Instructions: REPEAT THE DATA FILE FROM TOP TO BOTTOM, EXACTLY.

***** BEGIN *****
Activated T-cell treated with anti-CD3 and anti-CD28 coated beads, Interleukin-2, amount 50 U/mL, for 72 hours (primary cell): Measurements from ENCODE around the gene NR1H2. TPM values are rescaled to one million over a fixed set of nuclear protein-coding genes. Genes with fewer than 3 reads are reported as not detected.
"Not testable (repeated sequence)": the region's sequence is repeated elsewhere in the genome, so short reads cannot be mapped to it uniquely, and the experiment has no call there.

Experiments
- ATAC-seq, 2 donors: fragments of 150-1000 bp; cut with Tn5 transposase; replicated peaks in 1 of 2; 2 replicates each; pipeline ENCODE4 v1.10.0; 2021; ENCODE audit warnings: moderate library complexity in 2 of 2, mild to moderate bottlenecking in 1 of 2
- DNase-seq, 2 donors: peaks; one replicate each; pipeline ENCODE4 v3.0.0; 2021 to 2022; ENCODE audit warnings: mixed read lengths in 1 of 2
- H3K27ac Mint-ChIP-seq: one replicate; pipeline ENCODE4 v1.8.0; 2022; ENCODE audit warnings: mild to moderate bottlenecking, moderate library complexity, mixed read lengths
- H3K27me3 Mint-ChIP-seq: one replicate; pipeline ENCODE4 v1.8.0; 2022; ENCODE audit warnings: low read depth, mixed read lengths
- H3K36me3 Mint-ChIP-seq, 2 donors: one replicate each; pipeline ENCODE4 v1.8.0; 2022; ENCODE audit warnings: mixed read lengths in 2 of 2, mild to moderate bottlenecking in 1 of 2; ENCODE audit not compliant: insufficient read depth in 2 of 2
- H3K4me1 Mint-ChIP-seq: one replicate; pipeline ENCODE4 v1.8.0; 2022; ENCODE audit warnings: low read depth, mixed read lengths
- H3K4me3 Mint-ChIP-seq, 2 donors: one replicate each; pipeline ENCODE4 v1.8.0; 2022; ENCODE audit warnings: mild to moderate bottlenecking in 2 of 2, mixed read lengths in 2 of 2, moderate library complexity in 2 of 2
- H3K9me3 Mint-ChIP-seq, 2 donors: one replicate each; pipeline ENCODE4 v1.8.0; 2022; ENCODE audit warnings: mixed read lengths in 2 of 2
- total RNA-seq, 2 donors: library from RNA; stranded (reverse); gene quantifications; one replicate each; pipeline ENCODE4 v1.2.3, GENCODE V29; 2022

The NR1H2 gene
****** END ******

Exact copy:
Activated T-cell treated with anti-CD3 and anti-CD28 coated beads, Interleukin-2, amount 50 U/mL, for 72 hours (primary cell): Measurements from ENCODE around the gene NR1H2. TPM values are rescaled to one million over a fixed set of nuclear protein-coding genes. Genes with fewer than 3 reads are reported as not detected.
"Not testable (repeated sequence)": the region's sequence is repeated elsewhere in the genome, so short reads cannot be mapped to it uniquely, and the experiment has no call there.

Experiments
- ATAC-seq, 2 donors: fragments of 150-1000 bp; cut with Tn5 transposase; replicated peaks in 1 of 2; 2 replicates each; pipeline ENCODE4 v1.10.0; 2021; ENCODE audit warnings: moderate library complexity in 2 of 2, mild to moderate bottlenecking in 1 of 2
- DNase-seq, 2 donors: peaks; one replicate each; pipeline ENCODE4 v3.0.0; 2021 to 2022; ENCODE audit warnings: mixed read lengths in 1 of 2
- H3K27ac Mint-ChIP-seq: one replicate; pipeline ENCODE4 v1.8.0; 2022; ENCODE audit warnings: mild to moderate bottlenecking, moderate library complexity, mixed read lengths
- H3K27me3 Mint-ChIP-seq: one replicate; pipeline ENCODE4 v1.8.0; 2022; ENCODE audit warnings: low read depth, mixed read lengths
- H3K36me3 Mint-ChIP-seq, 2 donors: one replicate each; pipeline ENCODE4 v1.8.0; 2022; ENCODE audit warnings: mixed read lengths in 2 of 2, mild to moderate bottlenecking in 1 of 2; ENCODE audit not compliant: insufficient read depth in 2 of 2
- H3K4me1 Mint-ChIP-seq: one replicate; pipeline ENCODE4 v1.8.0; 2022; ENCODE audit warnings: low read depth, mixed read lengths
- H3K4me3 Mint-ChIP-seq, 2 donors: one replicate each; pipeline ENCODE4 v1.8.0; 2022; ENCODE audit warnings: mild to moderate bottlenecking in 2 of 2, mixed read lengths in 2 of 2, moderate library complexity in 2 of 2
- H3K9me3 Mint-ChIP-seq, 2 donors: one replicate each; pipeline ENCODE4 v1.8.0; 2022; ENCODE audit warnings: mixed read lengths in 2 of 2
- total RNA-seq, 2 donors: library from RNA; stranded (reverse); gene quantifications; one replicate each; pipeline ENCODE4 v1.2.3, GENCODE V29; 2022

The NR1H2 gene